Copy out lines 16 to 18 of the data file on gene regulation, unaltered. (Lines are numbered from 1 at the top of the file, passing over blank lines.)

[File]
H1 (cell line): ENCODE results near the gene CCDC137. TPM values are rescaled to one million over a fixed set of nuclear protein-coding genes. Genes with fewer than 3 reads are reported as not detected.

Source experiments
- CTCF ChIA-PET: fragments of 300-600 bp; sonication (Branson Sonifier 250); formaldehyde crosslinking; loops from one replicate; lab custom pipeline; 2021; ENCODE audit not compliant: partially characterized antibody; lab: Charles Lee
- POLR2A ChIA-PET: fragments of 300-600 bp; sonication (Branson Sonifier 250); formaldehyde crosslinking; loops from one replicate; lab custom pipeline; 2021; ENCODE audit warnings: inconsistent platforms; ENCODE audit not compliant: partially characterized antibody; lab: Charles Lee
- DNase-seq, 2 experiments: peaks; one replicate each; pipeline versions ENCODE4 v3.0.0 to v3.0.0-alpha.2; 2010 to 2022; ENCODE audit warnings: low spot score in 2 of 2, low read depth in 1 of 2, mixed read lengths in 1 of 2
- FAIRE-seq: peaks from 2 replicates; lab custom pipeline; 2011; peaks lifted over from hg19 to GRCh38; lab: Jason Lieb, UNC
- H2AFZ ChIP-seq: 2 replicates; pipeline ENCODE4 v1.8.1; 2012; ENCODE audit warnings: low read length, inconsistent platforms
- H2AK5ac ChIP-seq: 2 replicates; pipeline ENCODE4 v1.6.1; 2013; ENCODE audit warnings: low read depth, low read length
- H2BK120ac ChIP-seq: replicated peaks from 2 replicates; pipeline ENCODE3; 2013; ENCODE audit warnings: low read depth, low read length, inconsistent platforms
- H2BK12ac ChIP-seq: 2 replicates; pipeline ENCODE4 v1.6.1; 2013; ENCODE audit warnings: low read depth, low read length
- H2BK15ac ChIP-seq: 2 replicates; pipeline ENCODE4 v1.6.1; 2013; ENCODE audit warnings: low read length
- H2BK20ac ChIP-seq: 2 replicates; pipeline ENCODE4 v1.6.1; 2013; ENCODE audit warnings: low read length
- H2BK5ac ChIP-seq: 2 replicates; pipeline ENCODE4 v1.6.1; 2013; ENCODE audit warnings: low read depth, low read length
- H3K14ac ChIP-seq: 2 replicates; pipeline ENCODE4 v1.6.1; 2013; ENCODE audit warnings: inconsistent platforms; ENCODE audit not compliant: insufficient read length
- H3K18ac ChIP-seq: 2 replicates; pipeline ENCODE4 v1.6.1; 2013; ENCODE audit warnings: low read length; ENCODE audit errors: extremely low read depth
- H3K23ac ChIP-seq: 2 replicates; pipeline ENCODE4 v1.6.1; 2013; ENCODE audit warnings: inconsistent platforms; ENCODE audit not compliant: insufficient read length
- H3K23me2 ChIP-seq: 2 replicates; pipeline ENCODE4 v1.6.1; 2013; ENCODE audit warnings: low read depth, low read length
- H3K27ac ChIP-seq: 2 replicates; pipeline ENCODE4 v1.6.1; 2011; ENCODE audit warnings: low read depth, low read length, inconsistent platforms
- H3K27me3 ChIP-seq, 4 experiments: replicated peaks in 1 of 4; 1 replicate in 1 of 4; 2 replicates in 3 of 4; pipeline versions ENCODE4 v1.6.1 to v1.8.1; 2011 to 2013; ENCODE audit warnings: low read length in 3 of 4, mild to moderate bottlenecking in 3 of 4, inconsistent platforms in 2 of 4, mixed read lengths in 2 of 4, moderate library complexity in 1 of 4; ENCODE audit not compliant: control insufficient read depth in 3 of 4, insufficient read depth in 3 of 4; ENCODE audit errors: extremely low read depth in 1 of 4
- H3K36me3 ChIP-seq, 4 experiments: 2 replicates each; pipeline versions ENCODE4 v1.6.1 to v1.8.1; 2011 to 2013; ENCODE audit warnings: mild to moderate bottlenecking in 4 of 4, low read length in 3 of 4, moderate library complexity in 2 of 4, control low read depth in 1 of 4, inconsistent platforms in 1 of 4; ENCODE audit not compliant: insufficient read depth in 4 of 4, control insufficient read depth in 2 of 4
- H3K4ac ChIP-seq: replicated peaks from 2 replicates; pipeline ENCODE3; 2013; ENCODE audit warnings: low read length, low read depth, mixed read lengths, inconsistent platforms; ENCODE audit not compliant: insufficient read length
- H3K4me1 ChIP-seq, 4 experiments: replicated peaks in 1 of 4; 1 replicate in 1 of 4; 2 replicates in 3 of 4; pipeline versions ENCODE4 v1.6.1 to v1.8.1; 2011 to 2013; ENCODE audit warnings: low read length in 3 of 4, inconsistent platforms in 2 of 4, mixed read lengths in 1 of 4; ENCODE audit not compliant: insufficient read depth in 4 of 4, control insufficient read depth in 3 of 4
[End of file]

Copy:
- H3K23ac ChIP-seq: 2 replicates; pipeline ENCODE4 v1.6.1; 2013; ENCODE audit warnings: inconsistent platforms; ENCODE audit not compliant: insufficient read length
- H3K23me2 ChIP-seq: 2 replicates; pipeline ENCODE4 v1.6.1; 2013; ENCODE audit warnings: low read depth, low read length
- H3K27ac ChIP-seq: 2 replicates; pipeline ENCODE4 v1.6.1; 2011; ENCODE audit warnings: low read depth, low read length, inconsistent platforms